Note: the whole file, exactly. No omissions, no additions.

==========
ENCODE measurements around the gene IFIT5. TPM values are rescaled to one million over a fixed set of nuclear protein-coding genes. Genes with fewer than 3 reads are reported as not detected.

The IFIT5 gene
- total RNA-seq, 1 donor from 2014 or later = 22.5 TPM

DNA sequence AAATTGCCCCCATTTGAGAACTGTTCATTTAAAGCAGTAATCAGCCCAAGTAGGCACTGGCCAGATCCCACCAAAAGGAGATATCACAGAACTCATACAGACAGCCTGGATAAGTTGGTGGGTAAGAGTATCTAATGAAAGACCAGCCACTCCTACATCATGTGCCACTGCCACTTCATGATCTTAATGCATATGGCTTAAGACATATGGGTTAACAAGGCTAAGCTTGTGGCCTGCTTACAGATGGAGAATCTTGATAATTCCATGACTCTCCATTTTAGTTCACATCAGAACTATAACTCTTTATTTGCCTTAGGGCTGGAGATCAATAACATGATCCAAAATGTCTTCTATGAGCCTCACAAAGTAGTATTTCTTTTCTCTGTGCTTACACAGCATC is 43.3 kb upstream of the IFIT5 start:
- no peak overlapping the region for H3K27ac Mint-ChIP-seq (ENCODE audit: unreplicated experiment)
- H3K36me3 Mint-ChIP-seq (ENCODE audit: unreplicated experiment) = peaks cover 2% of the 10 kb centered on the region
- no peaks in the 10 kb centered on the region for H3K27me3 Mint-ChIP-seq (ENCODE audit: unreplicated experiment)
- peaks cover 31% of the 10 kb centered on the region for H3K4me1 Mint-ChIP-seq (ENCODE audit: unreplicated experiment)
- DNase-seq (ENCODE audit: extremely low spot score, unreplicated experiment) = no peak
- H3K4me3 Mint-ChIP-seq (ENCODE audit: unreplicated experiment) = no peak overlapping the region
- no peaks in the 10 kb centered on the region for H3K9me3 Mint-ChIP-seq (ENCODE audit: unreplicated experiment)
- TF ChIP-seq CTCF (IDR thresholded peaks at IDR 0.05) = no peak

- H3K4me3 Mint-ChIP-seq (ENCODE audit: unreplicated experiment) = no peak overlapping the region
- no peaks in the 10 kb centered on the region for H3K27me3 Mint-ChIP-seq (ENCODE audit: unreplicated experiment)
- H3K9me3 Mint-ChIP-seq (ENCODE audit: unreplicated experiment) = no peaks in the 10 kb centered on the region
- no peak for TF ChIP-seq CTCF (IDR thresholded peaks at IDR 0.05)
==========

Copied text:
ENCODE measurements around the gene IFIT5. TPM values are rescaled to one million over a fixed set of nuclear protein-coding genes. Genes with fewer than 3 reads are reported as not detected.

The IFIT5 gene
- total RNA-seq, 1 donor from 2014 or later = 22.5 TPM

DNA sequence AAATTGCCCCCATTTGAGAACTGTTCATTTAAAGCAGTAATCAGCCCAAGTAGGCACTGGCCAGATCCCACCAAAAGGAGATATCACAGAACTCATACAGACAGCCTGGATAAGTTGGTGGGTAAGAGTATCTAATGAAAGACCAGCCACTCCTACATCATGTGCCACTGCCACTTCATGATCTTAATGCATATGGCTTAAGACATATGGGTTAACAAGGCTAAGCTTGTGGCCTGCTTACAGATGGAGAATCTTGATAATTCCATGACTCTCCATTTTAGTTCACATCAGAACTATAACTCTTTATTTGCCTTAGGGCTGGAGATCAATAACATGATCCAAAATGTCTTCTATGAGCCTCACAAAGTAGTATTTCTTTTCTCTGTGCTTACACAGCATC is 43.3 kb upstream of the IFIT5 start:
- no peak overlapping the region for H3K27ac Mint-ChIP-seq (ENCODE audit: unreplicated experiment)
- H3K36me3 Mint-ChIP-seq (ENCODE audit: unreplicated experiment) = peaks cover 2% of the 10 kb centered on the region
- no peaks in the 10 kb centered on the region for H3K27me3 Mint-ChIP-seq (ENCODE audit: unreplicated experiment)
- peaks cover 31% of the 10 kb centered on the region for H3K4me1 Mint-ChIP-seq (ENCODE audit: unreplicated experiment)
- DNase-seq (ENCODE audit: extremely low spot score, unreplicated experiment) = no peak
- H3K4me3 Mint-ChIP-seq (ENCODE audit: unreplicated experiment) = no peak overlapping the region
- no peaks in the 10 kb centered on the region for H3K9me3 Mint-ChIP-seq (ENCODE audit: unreplicated experiment)
- TF ChIP-seq CTCF (IDR thresholded peaks at IDR 0.05) = no peak

- H3K4me3 Mint-ChIP-seq (ENCODE audit: unreplicated experiment) = no peak overlapping the region
- no peaks in the 10 kb centered on the region for H3K27me3 Mint-ChIP-seq (ENCODE audit: unreplicated experiment)
- H3K9me3 Mint-ChIP-seq (ENCODE audit: unreplicated experiment) = no peaks in the 10 kb centered on the region
- no peak for TF ChIP-seq CTCF (IDR thresholded peaks at IDR 0.05)